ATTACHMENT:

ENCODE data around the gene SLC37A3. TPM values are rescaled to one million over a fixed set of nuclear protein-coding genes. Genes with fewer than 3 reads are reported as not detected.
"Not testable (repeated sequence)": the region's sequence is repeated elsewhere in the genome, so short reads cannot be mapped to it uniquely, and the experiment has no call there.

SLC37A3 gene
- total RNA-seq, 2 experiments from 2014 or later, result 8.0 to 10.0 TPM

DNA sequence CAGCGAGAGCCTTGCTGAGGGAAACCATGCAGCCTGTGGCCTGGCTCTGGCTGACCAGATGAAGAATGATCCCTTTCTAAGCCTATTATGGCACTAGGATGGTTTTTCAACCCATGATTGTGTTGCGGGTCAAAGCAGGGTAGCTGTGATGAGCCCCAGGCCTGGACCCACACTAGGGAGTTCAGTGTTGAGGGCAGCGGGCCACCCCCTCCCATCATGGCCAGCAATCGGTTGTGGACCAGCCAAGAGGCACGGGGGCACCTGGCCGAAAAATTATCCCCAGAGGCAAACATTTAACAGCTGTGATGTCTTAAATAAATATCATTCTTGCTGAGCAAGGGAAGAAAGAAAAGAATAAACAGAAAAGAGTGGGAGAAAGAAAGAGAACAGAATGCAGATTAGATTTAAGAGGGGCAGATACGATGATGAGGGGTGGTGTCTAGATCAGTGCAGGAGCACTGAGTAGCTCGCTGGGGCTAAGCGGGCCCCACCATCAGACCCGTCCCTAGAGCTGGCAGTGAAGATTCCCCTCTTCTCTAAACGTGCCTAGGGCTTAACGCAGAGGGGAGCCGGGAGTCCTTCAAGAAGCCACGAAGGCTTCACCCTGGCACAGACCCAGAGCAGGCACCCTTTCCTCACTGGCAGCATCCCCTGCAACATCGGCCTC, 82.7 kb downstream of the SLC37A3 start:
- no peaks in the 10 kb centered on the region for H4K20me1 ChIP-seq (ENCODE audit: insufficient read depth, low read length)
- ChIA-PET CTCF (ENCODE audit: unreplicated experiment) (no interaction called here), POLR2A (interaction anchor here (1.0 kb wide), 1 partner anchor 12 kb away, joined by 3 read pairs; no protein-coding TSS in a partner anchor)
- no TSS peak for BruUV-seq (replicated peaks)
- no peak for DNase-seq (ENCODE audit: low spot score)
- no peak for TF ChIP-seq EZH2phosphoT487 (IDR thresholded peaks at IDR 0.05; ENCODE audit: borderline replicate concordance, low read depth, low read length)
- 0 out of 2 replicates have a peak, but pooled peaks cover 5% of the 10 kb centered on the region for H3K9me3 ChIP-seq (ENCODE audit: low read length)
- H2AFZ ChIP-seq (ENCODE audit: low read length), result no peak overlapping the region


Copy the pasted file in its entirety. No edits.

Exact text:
ENCODE data around the gene SLC37A3. TPM values are rescaled to one million over a fixed set of nuclear protein-coding genes. Genes with fewer than 3 reads are reported as not detected.
"Not testable (repeated sequence)": the region's sequence is repeated elsewhere in the genome, so short reads cannot be mapped to it uniquely, and the experiment has no call there.

SLC37A3 gene
- total RNA-seq, 2 experiments from 2014 or later, result 8.0 to 10.0 TPM

DNA sequence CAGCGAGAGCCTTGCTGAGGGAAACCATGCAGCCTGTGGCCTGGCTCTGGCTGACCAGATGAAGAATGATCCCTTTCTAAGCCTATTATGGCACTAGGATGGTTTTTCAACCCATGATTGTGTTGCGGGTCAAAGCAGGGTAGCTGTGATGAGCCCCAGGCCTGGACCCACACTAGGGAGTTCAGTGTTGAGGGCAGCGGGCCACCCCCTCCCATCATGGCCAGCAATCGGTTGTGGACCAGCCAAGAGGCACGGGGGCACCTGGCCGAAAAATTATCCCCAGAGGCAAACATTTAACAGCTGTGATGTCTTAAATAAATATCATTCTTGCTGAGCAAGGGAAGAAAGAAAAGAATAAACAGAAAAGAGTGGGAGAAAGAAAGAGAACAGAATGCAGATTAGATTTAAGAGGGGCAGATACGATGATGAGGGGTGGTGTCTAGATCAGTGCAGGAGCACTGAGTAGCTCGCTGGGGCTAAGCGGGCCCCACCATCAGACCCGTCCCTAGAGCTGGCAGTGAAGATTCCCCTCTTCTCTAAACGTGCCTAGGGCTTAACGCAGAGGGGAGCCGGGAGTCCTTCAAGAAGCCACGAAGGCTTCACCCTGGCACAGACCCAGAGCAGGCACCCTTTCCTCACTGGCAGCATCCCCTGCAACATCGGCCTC, 82.7 kb downstream of the SLC37A3 start:
- no peaks in the 10 kb centered on the region for H4K20me1 ChIP-seq (ENCODE audit: insufficient read depth, low read length)
- ChIA-PET CTCF (ENCODE audit: unreplicated experiment) (no interaction called here), POLR2A (interaction anchor here (1.0 kb wide), 1 partner anchor 12 kb away, joined by 3 read pairs; no protein-coding TSS in a partner anchor)
- no TSS peak for BruUV-seq (replicated peaks)
- no peak for DNase-seq (ENCODE audit: low spot score)
- no peak for TF ChIP-seq EZH2phosphoT487 (IDR thresholded peaks at IDR 0.05; ENCODE audit: borderline replicate concordance, low read depth, low read length)
- 0 out of 2 replicates have a peak, but pooled peaks cover 5% of the 10 kb centered on the region for H3K9me3 ChIP-seq (ENCODE audit: low read length)
- H2AFZ ChIP-seq (ENCODE audit: low read length), result no peak overlapping the region